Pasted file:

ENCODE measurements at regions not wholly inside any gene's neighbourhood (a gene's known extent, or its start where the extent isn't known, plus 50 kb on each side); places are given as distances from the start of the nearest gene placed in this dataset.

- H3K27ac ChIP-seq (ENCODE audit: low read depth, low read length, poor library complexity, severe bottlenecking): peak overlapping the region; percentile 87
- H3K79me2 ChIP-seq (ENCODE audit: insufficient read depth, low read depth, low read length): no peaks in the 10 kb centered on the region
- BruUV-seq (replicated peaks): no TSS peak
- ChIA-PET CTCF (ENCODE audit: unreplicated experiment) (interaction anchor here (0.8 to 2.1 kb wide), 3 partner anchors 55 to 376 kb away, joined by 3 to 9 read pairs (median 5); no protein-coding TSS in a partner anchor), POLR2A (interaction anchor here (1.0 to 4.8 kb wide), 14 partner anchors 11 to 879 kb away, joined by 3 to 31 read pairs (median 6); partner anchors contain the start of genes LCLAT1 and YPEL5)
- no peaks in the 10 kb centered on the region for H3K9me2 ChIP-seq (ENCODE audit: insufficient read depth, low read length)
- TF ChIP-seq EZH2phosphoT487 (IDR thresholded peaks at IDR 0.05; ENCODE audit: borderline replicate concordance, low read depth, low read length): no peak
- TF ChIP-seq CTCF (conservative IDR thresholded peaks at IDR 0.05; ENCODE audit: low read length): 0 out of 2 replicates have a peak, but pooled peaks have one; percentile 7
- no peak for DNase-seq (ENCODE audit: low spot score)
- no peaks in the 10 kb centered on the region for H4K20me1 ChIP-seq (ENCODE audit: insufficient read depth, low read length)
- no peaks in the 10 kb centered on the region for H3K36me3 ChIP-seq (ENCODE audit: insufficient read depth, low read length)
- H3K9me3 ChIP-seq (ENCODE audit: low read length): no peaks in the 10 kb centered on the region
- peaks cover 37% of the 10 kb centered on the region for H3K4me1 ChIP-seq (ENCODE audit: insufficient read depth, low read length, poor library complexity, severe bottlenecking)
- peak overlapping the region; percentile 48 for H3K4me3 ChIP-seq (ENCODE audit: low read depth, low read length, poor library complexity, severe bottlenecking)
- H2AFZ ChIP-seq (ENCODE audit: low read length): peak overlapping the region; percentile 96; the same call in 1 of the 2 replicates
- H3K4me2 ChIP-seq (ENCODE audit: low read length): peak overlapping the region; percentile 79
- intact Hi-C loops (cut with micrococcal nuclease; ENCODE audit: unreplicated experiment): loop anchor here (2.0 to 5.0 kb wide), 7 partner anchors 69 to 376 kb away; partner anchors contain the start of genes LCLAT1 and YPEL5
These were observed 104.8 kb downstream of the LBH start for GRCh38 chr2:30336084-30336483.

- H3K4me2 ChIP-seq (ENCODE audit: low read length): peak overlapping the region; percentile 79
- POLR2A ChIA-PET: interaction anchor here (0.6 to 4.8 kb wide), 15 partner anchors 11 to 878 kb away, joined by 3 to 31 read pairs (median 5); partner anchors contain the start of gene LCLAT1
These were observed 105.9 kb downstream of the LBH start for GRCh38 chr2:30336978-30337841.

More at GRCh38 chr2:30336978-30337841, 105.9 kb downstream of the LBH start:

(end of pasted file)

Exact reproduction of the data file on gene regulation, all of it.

ENCODE measurements at regions not wholly inside any gene's neighbourhood (a gene's known extent, or its start where the extent isn't known, plus 50 kb on each side); places are given as distances from the start of the nearest gene placed in this dataset.

- H3K27ac ChIP-seq (ENCODE audit: low read depth, low read length, poor library complexity, severe bottlenecking): peak overlapping the region; percentile 87
- H3K79me2 ChIP-seq (ENCODE audit: insufficient read depth, low read depth, low read length): no peaks in the 10 kb centered on the region
- BruUV-seq (replicated peaks): no TSS peak
- ChIA-PET CTCF (ENCODE audit: unreplicated experiment) (interaction anchor here (0.8 to 2.1 kb wide), 3 partner anchors 55 to 376 kb away, joined by 3 to 9 read pairs (median 5); no protein-coding TSS in a partner anchor), POLR2A (interaction anchor here (1.0 to 4.8 kb wide), 14 partner anchors 11 to 879 kb away, joined by 3 to 31 read pairs (median 6); partner anchors contain the start of genes LCLAT1 and YPEL5)
- no peaks in the 10 kb centered on the region for H3K9me2 ChIP-seq (ENCODE audit: insufficient read depth, low read length)
- TF ChIP-seq EZH2phosphoT487 (IDR thresholded peaks at IDR 0.05; ENCODE audit: borderline replicate concordance, low read depth, low read length): no peak
- TF ChIP-seq CTCF (conservative IDR thresholded peaks at IDR 0.05; ENCODE audit: low read length): 0 out of 2 replicates have a peak, but pooled peaks have one; percentile 7
- no peak for DNase-seq (ENCODE audit: low spot score)
- no peaks in the 10 kb centered on the region for H4K20me1 ChIP-seq (ENCODE audit: insufficient read depth, low read length)
- no peaks in the 10 kb centered on the region for H3K36me3 ChIP-seq (ENCODE audit: insufficient read depth, low read length)
- H3K9me3 ChIP-seq (ENCODE audit: low read length): no peaks in the 10 kb centered on the region
- peaks cover 37% of the 10 kb centered on the region for H3K4me1 ChIP-seq (ENCODE audit: insufficient read depth, low read length, poor library complexity, severe bottlenecking)
- peak overlapping the region; percentile 48 for H3K4me3 ChIP-seq (ENCODE audit: low read depth, low read length, poor library complexity, severe bottlenecking)
- H2AFZ ChIP-seq (ENCODE audit: low read length): peak overlapping the region; percentile 96; the same call in 1 of the 2 replicates
- H3K4me2 ChIP-seq (ENCODE audit: low read length): peak overlapping the region; percentile 79
- intact Hi-C loops (cut with micrococcal nuclease; ENCODE audit: unreplicated experiment): loop anchor here (2.0 to 5.0 kb wide), 7 partner anchors 69 to 376 kb away; partner anchors contain the start of genes LCLAT1 and YPEL5
These were observed 104.8 kb downstream of the LBH start for GRCh38 chr2:30336084-30336483.

- H3K4me2 ChIP-seq (ENCODE audit: low read length): peak overlapping the region; percentile 79
- POLR2A ChIA-PET: interaction anchor here (0.6 to 4.8 kb wide), 15 partner anchors 11 to 878 kb away, joined by 3 to 31 read pairs (median 5); partner anchors contain the start of gene LCLAT1
These were observed 105.9 kb downstream of the LBH start for GRCh38 chr2:30336978-30337841.

More at GRCh38 chr2:30336978-30337841, 105.9 kb downstream of the LBH start: